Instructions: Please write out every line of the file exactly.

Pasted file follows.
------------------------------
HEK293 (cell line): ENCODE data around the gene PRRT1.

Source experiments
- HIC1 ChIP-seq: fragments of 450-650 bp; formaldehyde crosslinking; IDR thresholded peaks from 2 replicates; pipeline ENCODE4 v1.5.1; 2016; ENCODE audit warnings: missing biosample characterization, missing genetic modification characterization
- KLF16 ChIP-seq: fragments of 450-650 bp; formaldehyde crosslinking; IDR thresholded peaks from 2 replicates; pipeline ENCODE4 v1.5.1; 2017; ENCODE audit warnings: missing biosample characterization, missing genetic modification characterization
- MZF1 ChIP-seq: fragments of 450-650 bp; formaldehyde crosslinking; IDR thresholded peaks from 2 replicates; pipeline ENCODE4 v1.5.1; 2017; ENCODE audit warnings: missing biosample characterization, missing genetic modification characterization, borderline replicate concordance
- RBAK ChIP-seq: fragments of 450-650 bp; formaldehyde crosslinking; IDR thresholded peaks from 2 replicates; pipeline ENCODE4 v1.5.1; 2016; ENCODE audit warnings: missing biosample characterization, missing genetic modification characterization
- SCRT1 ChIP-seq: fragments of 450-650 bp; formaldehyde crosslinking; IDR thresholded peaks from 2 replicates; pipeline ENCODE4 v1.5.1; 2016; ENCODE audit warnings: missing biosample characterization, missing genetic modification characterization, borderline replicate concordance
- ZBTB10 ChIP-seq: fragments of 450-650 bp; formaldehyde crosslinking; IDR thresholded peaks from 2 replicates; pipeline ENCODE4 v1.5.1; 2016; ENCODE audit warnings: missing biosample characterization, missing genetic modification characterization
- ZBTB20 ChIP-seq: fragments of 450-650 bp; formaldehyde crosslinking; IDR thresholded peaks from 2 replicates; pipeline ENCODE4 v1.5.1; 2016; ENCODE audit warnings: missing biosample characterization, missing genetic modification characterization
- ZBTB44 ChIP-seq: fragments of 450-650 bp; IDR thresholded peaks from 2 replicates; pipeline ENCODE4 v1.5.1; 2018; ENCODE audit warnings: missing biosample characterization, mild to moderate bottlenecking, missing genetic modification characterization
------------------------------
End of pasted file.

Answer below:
HEK293 (cell line): ENCODE data around the gene PRRT1.

Source experiments
- HIC1 ChIP-seq: fragments of 450-650 bp; formaldehyde crosslinking; IDR thresholded peaks from 2 replicates; pipeline ENCODE4 v1.5.1; 2016; ENCODE audit warnings: missing biosample characterization, missing genetic modification characterization
- KLF16 ChIP-seq: fragments of 450-650 bp; formaldehyde crosslinking; IDR thresholded peaks from 2 replicates; pipeline ENCODE4 v1.5.1; 2017; ENCODE audit warnings: missing biosample characterization, missing genetic modification characterization
- MZF1 ChIP-seq: fragments of 450-650 bp; formaldehyde crosslinking; IDR thresholded peaks from 2 replicates; pipeline ENCODE4 v1.5.1; 2017; ENCODE audit warnings: missing biosample characterization, missing genetic modification characterization, borderline replicate concordance
- RBAK ChIP-seq: fragments of 450-650 bp; formaldehyde crosslinking; IDR thresholded peaks from 2 replicates; pipeline ENCODE4 v1.5.1; 2016; ENCODE audit warnings: missing biosample characterization, missing genetic modification characterization
- SCRT1 ChIP-seq: fragments of 450-650 bp; formaldehyde crosslinking; IDR thresholded peaks from 2 replicates; pipeline ENCODE4 v1.5.1; 2016; ENCODE audit warnings: missing biosample characterization, missing genetic modification characterization, borderline replicate concordance
- ZBTB10 ChIP-seq: fragments of 450-650 bp; formaldehyde crosslinking; IDR thresholded peaks from 2 replicates; pipeline ENCODE4 v1.5.1; 2016; ENCODE audit warnings: missing biosample characterization, missing genetic modification characterization
- ZBTB20 ChIP-seq: fragments of 450-650 bp; formaldehyde crosslinking; IDR thresholded peaks from 2 replicates; pipeline ENCODE4 v1.5.1; 2016; ENCODE audit warnings: missing biosample characterization, missing genetic modification characterization
- ZBTB44 ChIP-seq: fragments of 450-650 bp; IDR thresholded peaks from 2 replicates; pipeline ENCODE4 v1.5.1; 2018; ENCODE audit warnings: missing biosample characterization, mild to moderate bottlenecking, missing genetic modification characterization